Visit the National Geographic (subway: red line, Farragut North or OTT, or a robust walk from Hilton Hotel) which is free and always has great exhibits and an excellent gift shop.

    The ASA Executive Office will be on a tour, but add the nearby National Museum for Women in the Arts. It is in a wonderful building with good permanent collections and always an interesting new exhibit (near Metro center subway stop).

    A quick subway ride (blue or orange line; Rosslyn stop) will take you to the Newseum, an interactive museum on media, very interesting for older children and adults.

    Georgetown (via a cab or walking from Foggy Bottom metro) is a wonderful place to eat and stroll. Go in daylight to see Dumbarton Oaks gardens and museum, the houses built in the 1700s, and to walk along the C & O canal. There are (free) summer concerts on the canal. Be sure to walk around at night when you can see into the quaint houses! [thanks to Ruth Wallace]

    And speaking of concerts, there is an outdoor band concert just about every night in the summer by one of the military bands. They put on an outstanding program, usually of classical selections, but always to include some patriotic pieces (John Phillips Sousa marches by the Marine Band, for instance) with the Capital, or Jefferson Memorial in the background. Take your own picnic from the good take-out places along Connecticut Avenue (e.g., Marvelous Market) and see if the hearts of cynical sociologists can be stirred by the strains of Sousa.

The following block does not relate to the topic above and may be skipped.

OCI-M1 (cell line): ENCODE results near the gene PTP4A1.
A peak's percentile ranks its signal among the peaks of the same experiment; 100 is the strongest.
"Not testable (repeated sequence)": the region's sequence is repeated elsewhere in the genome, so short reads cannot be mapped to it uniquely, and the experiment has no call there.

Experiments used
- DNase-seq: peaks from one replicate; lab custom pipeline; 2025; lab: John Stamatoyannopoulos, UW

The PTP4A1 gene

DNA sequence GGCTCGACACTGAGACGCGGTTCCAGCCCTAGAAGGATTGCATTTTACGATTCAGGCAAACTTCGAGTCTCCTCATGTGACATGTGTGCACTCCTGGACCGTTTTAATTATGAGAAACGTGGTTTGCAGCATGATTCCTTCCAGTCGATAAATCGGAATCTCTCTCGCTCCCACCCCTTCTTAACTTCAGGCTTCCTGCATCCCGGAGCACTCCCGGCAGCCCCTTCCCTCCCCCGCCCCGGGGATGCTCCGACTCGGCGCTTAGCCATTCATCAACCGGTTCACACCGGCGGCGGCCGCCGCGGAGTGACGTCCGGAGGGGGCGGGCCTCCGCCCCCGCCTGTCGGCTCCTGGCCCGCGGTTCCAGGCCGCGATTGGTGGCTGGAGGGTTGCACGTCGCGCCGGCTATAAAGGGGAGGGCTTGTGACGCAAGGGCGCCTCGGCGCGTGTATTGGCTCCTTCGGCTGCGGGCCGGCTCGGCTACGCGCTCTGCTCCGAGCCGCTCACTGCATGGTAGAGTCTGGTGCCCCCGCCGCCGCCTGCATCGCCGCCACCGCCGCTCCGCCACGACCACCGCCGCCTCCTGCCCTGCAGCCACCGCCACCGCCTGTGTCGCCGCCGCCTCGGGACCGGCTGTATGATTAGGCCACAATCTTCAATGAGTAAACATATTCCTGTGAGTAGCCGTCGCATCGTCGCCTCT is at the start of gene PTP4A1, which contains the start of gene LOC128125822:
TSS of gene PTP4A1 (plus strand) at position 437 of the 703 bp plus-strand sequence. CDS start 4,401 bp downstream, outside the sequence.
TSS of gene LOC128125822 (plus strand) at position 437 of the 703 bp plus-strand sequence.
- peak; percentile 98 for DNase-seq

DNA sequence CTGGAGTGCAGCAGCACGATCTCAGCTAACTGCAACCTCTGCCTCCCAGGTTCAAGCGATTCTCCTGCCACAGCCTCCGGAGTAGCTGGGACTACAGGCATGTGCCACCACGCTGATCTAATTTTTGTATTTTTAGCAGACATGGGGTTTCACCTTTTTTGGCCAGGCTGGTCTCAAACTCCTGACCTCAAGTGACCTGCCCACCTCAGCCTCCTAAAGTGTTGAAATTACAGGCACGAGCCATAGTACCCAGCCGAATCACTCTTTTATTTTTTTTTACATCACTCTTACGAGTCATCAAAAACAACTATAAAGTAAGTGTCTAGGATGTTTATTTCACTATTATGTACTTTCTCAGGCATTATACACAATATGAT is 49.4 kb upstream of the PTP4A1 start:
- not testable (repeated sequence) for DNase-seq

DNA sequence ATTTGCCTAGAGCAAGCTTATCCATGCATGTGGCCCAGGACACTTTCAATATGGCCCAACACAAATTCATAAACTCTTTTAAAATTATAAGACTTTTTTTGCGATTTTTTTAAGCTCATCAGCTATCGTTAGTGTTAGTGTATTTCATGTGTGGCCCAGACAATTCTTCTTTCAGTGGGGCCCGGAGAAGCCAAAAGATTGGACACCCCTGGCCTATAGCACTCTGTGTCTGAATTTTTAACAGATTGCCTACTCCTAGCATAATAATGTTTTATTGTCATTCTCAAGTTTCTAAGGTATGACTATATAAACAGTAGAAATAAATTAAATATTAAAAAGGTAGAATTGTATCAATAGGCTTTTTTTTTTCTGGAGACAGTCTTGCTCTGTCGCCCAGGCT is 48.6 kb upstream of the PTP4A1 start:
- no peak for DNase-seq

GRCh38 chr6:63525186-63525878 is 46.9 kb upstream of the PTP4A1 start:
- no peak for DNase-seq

Among the usual tourist spots, here are some hints. Go to Constitution Avenue late in the day, starting with a visit to the National Academy of Sciences and some quiet time at the statue of Albert Einstein. Then, as night falls, walk around the Washington Monument, then along the reflecting pool to the Vietnam Memorial. It is best seen at night and is a very moving experience, as is the Korean Memorial nearby. End the walk with a climb up the stairs of the Lincoln Memorial.

    The garden behind the Smithsonian castle is well kept in the summer and a good place to sit down and rest after pounding the hard floors of museums. Don't miss the African and Asian Museums in the set of Smithsonian offerings (all free). Smart tourists also buy tickets early in the day for the Imax Theater and end the day sitting in a plus chair watching 3-D beauty in the Air and Space Museum. If you are looking for a place to eat that tourists do not visit, try the Castle's Commons Room, which has a good buffet in a glorious room. Give yourself a spin on the merry-go-round on the Mall nearby. (Thanks to Joyce Kozuch)

    Take the red line to Judiciary Square to visit the National Building Museum, which has rotating exhibits in a lovely space. It was formerly called the Pension Building, as workers issued pensions to war veterans during the Civil War and thereafter. Across the street is the General Accounting Office, in which many sociologist work along side with financial auditors! You will be within walking distance of Chinatown for a good meal.